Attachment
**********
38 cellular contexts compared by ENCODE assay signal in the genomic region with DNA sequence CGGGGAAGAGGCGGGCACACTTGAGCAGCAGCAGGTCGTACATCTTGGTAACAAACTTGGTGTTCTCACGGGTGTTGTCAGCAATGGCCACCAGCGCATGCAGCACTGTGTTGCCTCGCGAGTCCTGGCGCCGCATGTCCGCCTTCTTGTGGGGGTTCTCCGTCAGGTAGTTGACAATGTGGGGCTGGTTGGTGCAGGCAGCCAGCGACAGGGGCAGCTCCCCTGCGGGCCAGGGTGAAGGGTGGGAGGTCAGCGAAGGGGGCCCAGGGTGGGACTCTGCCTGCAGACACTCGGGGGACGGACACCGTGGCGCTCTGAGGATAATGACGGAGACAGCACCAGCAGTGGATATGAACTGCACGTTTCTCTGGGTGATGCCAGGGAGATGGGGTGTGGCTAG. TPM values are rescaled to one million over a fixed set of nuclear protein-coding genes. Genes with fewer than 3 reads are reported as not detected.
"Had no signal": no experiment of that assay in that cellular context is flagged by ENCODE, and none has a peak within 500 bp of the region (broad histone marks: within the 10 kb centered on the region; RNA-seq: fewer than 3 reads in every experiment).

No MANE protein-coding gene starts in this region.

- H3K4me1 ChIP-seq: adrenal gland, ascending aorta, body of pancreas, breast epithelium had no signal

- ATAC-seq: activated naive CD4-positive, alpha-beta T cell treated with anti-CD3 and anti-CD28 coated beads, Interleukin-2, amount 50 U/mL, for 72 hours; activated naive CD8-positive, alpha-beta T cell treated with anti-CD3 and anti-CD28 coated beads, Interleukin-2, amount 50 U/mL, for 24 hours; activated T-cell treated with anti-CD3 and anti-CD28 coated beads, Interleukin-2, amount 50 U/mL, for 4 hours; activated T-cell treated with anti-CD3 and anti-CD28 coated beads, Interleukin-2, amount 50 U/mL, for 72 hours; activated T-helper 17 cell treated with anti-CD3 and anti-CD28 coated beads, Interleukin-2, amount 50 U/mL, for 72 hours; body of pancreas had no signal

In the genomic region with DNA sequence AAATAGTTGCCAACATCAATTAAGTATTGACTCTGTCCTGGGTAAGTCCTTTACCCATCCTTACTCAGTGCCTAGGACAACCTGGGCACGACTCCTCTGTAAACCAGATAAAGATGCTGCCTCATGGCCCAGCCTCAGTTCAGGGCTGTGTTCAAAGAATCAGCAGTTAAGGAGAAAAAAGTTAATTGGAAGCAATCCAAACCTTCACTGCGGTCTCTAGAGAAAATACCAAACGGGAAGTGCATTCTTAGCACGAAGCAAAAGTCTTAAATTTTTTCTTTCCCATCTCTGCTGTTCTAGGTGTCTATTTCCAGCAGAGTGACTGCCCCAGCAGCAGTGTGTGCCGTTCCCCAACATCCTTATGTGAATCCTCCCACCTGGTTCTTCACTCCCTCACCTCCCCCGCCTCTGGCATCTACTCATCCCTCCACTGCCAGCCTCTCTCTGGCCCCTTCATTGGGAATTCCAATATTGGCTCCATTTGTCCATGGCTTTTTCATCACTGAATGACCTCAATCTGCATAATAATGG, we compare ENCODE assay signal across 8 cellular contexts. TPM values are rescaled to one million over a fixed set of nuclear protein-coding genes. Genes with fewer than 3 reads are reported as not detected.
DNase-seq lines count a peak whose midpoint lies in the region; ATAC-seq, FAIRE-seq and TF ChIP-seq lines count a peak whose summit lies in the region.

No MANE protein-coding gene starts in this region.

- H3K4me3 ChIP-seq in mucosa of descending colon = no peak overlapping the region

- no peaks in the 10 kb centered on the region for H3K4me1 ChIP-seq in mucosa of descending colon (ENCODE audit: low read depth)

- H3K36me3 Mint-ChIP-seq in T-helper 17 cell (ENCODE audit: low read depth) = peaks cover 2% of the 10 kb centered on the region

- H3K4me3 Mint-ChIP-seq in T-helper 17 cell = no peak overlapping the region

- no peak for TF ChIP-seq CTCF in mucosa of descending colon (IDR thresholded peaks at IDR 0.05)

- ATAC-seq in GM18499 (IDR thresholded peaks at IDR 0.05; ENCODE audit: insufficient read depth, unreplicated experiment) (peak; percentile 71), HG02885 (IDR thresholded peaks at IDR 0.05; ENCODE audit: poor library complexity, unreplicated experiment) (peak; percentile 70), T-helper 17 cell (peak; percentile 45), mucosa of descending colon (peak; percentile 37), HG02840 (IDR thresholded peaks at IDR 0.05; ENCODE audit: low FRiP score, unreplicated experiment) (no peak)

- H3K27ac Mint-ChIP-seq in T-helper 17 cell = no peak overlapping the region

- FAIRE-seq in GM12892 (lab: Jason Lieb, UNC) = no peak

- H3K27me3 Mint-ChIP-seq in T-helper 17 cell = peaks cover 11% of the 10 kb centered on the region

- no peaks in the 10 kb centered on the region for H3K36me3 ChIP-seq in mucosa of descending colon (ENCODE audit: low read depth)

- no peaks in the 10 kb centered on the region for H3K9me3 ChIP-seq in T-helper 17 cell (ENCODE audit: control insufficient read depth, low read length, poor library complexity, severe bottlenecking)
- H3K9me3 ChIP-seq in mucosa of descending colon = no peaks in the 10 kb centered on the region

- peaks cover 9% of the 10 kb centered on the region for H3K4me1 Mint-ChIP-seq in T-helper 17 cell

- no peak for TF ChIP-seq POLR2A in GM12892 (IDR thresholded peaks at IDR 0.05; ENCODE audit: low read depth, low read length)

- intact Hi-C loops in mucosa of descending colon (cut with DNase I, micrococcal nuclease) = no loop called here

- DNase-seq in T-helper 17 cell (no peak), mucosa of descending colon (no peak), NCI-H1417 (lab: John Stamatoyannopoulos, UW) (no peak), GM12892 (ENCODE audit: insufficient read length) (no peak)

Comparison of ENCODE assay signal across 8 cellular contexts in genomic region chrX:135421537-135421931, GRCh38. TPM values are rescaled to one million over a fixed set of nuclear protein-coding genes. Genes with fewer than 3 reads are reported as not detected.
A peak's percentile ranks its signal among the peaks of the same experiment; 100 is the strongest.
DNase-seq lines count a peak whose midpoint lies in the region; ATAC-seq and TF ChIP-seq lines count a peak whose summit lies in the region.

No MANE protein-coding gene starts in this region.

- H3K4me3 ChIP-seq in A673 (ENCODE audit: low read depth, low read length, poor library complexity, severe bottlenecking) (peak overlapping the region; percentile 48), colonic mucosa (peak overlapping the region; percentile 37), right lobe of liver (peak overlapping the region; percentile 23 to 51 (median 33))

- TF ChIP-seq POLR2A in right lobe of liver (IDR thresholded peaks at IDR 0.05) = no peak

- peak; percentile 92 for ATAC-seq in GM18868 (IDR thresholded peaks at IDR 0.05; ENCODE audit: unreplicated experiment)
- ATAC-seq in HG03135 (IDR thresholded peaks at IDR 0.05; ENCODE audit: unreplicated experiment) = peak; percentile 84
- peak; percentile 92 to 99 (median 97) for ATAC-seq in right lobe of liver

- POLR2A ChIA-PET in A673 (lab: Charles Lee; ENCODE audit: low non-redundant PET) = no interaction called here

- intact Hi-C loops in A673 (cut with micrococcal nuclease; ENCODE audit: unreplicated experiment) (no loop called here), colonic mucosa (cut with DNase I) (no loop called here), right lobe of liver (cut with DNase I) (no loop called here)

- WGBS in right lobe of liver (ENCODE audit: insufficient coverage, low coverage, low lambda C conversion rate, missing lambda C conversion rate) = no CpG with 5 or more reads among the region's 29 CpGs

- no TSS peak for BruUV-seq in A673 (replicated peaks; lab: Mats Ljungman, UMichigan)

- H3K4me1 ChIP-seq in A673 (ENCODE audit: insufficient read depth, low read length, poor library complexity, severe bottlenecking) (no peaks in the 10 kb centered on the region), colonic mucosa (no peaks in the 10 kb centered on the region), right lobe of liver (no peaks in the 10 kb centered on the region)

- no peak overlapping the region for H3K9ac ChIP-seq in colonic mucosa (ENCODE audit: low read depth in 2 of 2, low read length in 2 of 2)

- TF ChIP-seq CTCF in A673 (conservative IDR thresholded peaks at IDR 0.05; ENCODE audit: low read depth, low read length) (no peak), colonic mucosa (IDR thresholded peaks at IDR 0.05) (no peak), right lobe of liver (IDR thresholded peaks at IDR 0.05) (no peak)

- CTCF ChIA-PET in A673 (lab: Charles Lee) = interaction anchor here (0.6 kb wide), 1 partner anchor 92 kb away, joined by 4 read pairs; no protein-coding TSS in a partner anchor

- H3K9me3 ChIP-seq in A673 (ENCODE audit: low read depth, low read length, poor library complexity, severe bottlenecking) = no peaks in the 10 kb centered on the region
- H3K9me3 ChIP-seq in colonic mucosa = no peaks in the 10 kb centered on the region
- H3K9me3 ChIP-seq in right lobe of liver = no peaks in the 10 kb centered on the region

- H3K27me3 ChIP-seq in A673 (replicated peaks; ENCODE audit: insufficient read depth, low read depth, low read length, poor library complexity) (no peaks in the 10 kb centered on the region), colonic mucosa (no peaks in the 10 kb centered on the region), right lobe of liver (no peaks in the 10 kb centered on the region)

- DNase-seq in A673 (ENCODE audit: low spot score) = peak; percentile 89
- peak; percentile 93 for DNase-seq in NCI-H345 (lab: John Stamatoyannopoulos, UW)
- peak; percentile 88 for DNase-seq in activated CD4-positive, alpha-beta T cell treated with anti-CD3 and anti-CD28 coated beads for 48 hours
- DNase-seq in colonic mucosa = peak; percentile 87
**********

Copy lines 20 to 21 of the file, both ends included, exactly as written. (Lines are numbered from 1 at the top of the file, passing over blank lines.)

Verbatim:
- H3K9me3 ChIP-seq in mucosa of descending colon = no peaks in the 10 kb centered on the region

- peaks cover 9% of the 10 kb centered on the region for H3K4me1 Mint-ChIP-seq in T-helper 17 cell